Meghan, 38, appeared via Skype at Harry’s meeting on Sunday with an organization in Malawi that empowers young women’s education. She told attendees that Archie was taking a nap while she joined them.

Meghan also held a series of events on her own in South Africa over the past few days that focused on women’s empowerment.

Last Thursday, she met with a group of South African women leaders in Cape Town to talk about the rights of women in South Africa.

”We can learn a certain amount from the outside, by tracking it through the news, but it’s not the same as being able to truly understand what it’s like on the ground,” Meghan told the women, according to Buckingham Palace. “Much of my life I have been advocating for women and girls’ rights, so this has been an incredibly powerful moment to hear first-hand from all of you.”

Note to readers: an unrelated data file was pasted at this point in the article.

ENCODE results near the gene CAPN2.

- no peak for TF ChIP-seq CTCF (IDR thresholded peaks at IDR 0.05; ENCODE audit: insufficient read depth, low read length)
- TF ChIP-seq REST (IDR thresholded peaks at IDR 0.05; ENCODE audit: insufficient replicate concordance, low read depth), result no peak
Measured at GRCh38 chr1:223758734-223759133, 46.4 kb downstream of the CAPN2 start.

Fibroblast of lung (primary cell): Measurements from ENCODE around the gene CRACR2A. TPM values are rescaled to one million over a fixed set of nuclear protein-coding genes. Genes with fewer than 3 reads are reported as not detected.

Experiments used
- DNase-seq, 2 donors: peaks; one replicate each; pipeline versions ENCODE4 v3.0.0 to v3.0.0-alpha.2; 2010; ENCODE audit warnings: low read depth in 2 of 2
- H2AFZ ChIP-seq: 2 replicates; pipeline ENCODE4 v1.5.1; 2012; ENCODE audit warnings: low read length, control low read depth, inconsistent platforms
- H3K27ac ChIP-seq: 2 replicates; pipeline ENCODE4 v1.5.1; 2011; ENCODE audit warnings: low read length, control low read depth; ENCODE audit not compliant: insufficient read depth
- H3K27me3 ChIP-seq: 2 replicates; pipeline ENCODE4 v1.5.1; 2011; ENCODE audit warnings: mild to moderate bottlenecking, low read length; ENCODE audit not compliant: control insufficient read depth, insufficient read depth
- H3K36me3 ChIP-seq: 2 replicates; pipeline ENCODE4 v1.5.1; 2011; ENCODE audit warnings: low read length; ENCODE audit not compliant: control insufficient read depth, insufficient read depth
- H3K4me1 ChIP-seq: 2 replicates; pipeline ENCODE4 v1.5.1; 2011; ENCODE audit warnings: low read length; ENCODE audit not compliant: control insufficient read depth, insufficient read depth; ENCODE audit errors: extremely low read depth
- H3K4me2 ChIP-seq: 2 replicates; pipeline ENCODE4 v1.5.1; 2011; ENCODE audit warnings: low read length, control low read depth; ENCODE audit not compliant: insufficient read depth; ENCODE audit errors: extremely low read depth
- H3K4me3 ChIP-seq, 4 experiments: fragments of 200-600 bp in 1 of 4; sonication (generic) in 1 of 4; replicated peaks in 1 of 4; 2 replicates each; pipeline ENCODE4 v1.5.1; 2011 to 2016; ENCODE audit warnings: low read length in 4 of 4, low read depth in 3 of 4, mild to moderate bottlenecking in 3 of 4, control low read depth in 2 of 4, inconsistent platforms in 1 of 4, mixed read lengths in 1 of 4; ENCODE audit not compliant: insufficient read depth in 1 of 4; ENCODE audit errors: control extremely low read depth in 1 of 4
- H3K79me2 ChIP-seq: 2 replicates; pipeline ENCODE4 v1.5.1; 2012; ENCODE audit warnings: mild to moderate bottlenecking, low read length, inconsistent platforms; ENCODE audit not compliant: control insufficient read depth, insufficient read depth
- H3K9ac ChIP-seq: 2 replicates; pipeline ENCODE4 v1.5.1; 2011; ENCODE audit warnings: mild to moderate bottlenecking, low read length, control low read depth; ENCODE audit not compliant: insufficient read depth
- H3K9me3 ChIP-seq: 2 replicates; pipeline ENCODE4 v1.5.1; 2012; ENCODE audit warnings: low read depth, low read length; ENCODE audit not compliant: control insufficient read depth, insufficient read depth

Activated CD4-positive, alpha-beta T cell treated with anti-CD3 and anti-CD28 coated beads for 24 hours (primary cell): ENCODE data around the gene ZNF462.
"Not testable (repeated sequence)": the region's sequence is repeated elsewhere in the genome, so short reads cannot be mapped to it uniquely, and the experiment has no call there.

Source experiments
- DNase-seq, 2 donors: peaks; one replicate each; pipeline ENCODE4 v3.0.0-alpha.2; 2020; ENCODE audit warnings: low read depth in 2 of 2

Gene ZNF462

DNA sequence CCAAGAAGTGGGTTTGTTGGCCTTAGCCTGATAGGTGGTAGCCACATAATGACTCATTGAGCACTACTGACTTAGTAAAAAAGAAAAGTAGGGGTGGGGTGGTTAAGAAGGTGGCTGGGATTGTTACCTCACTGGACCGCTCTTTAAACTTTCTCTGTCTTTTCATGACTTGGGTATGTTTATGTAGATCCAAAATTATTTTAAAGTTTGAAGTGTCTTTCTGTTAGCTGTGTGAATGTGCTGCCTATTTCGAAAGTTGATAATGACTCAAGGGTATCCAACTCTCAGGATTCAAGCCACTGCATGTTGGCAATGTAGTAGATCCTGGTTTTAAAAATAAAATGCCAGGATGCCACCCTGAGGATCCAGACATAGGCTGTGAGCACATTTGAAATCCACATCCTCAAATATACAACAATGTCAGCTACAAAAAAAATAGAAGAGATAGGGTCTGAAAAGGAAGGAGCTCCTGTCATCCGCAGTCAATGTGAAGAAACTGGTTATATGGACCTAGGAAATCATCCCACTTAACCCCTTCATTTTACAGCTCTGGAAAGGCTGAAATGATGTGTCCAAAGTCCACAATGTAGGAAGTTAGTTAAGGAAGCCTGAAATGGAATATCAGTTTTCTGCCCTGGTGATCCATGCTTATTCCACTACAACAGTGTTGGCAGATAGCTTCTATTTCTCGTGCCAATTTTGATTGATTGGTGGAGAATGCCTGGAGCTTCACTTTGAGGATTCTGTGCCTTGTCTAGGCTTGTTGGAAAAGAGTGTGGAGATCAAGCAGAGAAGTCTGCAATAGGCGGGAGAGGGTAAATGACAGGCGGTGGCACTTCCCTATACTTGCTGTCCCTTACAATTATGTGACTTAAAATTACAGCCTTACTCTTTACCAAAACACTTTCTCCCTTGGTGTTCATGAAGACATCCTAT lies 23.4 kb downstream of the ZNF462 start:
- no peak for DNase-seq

“I have been so moved by what I have heard. The leadership and strength shown by these women is remarkable, and at a time when the issue of gender and gender-based violence is at the forefront of people’s minds, I hope their voices will resonate and not only give comfort but also create change,” she said.

Meghan also paid a private visit to the site in Cape Town where Uyinene Mrwetyana, a 19-year-old student, was murdered last month.

Meghan visited to “pay her respects and to show solidarity with those who have taken a stand against gender based violence and femicide,” according to Buckingham Palace.

Meghan and Harry’s next and final stop on their 10-day tour of South Africa is Johannesburg, where Meghan is scheduled to hold two events focused on women’s rights.

The couple will end their tour on Wednesday with joint events in Johannesburg, including a meeting with Graca Machel, Nelson Mandela’s widow.

Copyright © 2019, ABC Audio. All rights reserved.

Posted On 30 Sep 2019

Extremists attack US military base in Somalia

WORLD NEWS Extremists attack US military base in Somalia

pawel.gaul/iStock(WASHINGTON) — A U.S. military base in Somalia was attacked by extremists Monday.

No American troops were killed or wounded in the attack, a U.S. official told ABC News.

The Somali extremist group al-Shabab has claimed responsibility for the apparent suicide bombing and gunfire on the base in Baledogle, just west of Mogadishu.

Copyright © 2019, ABC Audio. All rights reserved.

Posted On 30 Sep 2019